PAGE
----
The timing couldn't be better for Instagram to reach out a helping hand to parents. Social media is a big part of my life and I'm all about getting the right tools to make sure social media remains a tool for good. It's one thing for me to use social media to grow a business and share ideas, but it's not just a business thing, it's a family thing. I'm thankful that I found some new Instagram help for parents of teens.
How Teens Use Instagram
My girls both have phones now and they are exploring how to "be" in the digital world. My job as a parent is to keep them safe, educate them and prepare them for independence. First, I'm not a Luddite. I love tech and I love how social media can bring people together.
But we don't just give our kids the keys to the car and tell them to drive. We pick an appropriate age, we get them safety training, and we sit next to them as they navigate. The same should hold true to giving them social media. Thankfully Instagram is here to help us with the "drivers ed" of social media.
Before we delve into the new Instagram tools, let's talk about your family rules. This is where you need to start.
And remember it's okay to say no.
Case in point. My 10 year old has a phone. She doesn't have Instagram. Some of her friends do, but I don't think the time is right. My 13 year old DOES have an account. These are our family rules.
Key problems with teens and Instagram
Let's say you join me on this Instagram ride and agree to let your child have a phone and an account. It's not all unicorns and rainbow emoijis. From personal experience, I've identified a few issues with Instagram and other social media that teens use.
- Safety. Too many kids are sharing personal information like where they live and what school they go to; things that could put them at risk from predators.
- Bullying. Kids use instagram to share comments anonymously with a fake account attached (many kids have secondary accounts they call "finsta". Kids say hurtful things they'd never say in person. Teens can be thrown into emotional turmoil as hateful comments pile on.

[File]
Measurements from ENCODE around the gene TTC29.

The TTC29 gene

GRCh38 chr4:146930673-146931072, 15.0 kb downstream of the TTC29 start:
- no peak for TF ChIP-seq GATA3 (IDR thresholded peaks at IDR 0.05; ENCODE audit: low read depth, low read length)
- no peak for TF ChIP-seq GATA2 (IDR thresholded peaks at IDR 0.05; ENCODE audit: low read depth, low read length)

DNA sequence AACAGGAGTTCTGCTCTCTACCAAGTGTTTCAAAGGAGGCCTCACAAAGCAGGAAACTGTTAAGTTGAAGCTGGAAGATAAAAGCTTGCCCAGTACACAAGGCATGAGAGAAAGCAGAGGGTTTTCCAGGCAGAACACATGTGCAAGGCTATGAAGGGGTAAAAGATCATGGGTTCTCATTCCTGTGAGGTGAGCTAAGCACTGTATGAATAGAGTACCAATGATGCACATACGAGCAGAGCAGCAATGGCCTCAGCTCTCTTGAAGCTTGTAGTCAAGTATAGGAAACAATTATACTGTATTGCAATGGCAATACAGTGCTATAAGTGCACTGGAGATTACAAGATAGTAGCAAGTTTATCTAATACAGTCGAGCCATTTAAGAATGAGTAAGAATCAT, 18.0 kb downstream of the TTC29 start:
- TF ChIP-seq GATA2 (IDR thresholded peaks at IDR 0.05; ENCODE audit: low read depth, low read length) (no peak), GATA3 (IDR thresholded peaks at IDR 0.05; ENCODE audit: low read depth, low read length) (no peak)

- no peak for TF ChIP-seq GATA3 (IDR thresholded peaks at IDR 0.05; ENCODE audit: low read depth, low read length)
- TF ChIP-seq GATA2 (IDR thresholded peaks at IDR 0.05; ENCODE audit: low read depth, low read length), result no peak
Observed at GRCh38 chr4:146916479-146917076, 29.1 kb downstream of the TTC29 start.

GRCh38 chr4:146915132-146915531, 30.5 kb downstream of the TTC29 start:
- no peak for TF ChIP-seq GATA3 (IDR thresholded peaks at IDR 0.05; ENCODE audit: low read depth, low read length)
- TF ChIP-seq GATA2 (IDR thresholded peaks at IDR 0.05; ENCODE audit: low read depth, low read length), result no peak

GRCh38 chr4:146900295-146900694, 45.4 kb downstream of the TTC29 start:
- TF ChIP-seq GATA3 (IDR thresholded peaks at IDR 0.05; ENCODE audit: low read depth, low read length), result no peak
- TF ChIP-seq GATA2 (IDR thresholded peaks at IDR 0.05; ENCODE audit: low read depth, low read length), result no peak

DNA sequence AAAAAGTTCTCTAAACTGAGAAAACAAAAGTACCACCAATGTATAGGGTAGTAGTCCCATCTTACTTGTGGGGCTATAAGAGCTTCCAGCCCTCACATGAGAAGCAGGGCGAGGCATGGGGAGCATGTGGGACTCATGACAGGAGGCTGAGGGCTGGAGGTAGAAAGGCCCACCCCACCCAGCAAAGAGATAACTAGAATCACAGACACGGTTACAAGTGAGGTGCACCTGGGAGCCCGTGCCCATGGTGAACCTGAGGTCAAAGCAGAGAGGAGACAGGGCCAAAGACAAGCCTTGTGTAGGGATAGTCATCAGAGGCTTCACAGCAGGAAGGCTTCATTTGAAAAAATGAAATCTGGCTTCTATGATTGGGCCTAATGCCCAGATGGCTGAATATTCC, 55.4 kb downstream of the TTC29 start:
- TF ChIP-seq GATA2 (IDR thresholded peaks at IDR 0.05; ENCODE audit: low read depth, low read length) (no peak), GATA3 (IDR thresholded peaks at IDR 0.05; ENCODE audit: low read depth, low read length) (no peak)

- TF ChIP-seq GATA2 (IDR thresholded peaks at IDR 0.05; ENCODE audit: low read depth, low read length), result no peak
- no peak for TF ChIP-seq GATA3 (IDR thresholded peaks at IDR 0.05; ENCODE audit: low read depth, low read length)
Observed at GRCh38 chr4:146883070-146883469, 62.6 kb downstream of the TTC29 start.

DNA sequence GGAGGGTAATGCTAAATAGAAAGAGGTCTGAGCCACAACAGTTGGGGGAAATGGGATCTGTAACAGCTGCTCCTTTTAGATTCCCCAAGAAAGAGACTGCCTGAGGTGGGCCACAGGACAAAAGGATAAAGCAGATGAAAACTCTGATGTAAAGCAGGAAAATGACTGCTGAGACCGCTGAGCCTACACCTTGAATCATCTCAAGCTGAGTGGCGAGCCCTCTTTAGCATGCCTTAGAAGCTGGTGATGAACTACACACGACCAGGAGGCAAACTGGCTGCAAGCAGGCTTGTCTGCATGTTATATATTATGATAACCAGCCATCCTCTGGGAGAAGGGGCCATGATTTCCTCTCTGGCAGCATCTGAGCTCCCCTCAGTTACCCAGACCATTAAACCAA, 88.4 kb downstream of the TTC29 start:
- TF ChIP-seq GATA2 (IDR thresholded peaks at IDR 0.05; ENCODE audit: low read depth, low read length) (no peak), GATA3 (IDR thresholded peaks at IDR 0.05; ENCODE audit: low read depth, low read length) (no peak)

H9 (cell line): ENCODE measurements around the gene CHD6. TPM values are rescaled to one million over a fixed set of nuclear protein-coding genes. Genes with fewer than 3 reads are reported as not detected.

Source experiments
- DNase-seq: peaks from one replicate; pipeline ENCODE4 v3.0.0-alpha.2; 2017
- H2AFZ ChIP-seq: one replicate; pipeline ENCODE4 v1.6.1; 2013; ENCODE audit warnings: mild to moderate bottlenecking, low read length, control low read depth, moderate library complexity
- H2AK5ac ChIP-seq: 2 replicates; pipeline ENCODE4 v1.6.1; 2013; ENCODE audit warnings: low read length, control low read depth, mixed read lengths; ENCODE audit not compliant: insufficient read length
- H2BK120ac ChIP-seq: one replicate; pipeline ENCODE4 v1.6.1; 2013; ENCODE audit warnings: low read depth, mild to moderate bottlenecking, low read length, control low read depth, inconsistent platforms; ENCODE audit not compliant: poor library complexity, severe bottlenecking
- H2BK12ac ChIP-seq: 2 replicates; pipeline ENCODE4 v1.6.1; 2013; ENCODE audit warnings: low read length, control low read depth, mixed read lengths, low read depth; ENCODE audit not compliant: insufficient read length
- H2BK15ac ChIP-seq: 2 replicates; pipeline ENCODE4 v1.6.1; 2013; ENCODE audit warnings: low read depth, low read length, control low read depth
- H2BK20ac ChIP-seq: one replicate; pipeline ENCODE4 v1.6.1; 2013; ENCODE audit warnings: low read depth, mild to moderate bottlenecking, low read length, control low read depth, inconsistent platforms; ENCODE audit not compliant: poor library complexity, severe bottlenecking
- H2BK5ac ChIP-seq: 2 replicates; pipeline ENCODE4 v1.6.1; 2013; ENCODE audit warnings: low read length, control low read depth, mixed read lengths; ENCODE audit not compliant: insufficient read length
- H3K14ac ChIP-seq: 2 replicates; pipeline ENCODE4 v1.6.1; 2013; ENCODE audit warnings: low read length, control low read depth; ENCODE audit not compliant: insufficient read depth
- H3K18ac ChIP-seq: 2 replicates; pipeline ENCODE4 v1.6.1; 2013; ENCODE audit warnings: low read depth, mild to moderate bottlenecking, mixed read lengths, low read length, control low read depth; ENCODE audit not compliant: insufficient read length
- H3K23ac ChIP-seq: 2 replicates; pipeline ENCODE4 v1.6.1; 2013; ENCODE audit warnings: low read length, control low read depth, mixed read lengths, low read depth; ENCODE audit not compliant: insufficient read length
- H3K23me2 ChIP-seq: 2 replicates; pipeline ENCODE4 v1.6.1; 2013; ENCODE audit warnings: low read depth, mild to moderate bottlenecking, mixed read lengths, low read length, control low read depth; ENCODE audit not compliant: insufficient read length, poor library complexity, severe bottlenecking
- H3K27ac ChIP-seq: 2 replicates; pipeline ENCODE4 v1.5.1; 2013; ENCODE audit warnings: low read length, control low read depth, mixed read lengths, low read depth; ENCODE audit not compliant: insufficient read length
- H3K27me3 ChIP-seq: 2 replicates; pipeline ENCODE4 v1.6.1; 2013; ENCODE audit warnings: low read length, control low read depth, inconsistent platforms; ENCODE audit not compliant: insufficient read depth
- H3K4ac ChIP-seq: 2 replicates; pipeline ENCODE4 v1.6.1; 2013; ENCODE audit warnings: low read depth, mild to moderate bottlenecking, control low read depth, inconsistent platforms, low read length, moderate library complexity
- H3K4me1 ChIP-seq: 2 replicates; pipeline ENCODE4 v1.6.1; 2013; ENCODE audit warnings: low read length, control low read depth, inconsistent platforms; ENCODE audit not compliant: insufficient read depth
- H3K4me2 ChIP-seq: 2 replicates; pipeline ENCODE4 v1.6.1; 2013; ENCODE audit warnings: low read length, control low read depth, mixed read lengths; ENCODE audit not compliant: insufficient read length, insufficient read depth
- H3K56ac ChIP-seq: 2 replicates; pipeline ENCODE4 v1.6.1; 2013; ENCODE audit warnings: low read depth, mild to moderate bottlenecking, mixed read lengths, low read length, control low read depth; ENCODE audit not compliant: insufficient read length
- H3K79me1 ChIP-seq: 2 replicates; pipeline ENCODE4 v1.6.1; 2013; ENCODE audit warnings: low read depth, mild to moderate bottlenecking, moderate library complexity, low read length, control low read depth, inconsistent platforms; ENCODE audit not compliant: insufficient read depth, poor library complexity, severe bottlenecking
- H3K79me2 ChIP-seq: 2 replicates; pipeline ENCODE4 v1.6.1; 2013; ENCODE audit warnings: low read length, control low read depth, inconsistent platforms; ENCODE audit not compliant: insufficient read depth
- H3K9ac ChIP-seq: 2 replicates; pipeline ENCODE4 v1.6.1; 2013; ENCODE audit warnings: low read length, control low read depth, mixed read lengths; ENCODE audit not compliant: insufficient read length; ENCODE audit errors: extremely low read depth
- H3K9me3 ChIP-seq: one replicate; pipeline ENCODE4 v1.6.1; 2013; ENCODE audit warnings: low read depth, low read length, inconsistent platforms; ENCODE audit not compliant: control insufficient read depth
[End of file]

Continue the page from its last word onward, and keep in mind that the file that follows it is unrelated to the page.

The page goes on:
- Time. Teens don't always know how to manage their time on social media. Time spent online can diminish time invested in academics, outside interests and family.
At the end of the day, only you can decide if this is a platform for your kids. It's a hot topic in our middle school and one I'm happy to share my opinions and resources on. When Instagram invited me to get more education, I was all in.
Instagram Responds to Parents
Instagram must have been listening to all the stressed-out moms. This month they launched a new initiative to help parents navigate Instagram. To kick off the conversation, Instagram COO, Marnie Levine gathered teen influencers and parents for a forum in NYC.
Marnie is a mom of two preteen boys, she stressed that she has skin in this game. She worked with her team internally to address the questions parents ask. She shared a video highlighting the parents employed at Instagram who are equally concerned about the digital lives of children. Marnie says, "Employees of Instagram feel great responsibility to make sure Instagram is a positive experience."
According to Marnie, in the future, Instagram will use "machine learning" to filter out inappropriate and hateful comments. For now though, parents can help teens set up great behavioral practices to stay safe and positive on Instagram. Here are some of the highlights of what I learned today.
8 Ideas to Help Teens Navigate Instagram
- Going private. Teens might want to set accounts to private. This will control the visibility to your child's account. Momtrends Tip: A public account can be switched to private at any time.
- Getting off the radar. Your teen can also turn off “Show Activity Status” so friends can't see when they're online.